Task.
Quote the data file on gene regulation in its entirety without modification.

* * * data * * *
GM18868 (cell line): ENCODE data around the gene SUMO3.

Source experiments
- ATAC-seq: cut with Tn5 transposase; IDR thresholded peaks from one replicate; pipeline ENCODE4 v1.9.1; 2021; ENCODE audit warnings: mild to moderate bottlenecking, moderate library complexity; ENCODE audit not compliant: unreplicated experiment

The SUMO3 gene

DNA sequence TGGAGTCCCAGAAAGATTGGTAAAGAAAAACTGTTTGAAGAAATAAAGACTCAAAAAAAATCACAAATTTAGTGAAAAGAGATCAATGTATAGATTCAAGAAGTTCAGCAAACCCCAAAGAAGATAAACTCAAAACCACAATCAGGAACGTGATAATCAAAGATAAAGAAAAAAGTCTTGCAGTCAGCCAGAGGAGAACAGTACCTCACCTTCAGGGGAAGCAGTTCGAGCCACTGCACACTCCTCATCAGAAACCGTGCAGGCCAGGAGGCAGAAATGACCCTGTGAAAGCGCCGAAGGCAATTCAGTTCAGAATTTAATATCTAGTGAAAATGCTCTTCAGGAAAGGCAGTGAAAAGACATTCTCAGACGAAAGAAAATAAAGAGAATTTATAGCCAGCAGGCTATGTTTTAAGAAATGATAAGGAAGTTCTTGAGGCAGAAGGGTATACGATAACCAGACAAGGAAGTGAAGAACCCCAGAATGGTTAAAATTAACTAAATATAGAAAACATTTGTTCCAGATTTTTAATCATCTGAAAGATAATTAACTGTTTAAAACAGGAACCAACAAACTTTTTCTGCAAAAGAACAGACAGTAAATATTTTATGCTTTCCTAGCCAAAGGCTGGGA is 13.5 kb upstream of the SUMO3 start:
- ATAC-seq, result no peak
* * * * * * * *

GM18868 (cell line): ENCODE data around the gene SUMO3.

Source experiments
- ATAC-seq: cut with Tn5 transposase; IDR thresholded peaks from one replicate; pipeline ENCODE4 v1.9.1; 2021; ENCODE audit warnings: mild to moderate bottlenecking, moderate library complexity; ENCODE audit not compliant: unreplicated experiment

The SUMO3 gene

DNA sequence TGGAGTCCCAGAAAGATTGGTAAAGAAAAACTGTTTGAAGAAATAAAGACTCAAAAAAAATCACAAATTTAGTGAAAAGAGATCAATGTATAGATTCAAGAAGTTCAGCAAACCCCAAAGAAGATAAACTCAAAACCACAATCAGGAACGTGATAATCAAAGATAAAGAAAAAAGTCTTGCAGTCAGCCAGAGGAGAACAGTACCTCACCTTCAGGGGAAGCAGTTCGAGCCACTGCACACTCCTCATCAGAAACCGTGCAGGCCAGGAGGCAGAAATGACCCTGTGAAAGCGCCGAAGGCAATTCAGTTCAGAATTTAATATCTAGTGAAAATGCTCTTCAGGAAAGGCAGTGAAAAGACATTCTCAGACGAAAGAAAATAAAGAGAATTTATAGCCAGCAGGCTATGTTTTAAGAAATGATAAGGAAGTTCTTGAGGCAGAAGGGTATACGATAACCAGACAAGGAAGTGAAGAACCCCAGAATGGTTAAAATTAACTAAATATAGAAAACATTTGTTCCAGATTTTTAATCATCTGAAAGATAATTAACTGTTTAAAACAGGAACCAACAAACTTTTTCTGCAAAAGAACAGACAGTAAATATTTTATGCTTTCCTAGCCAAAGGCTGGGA is 13.5 kb upstream of the SUMO3 start:
- ATAC-seq, result no peak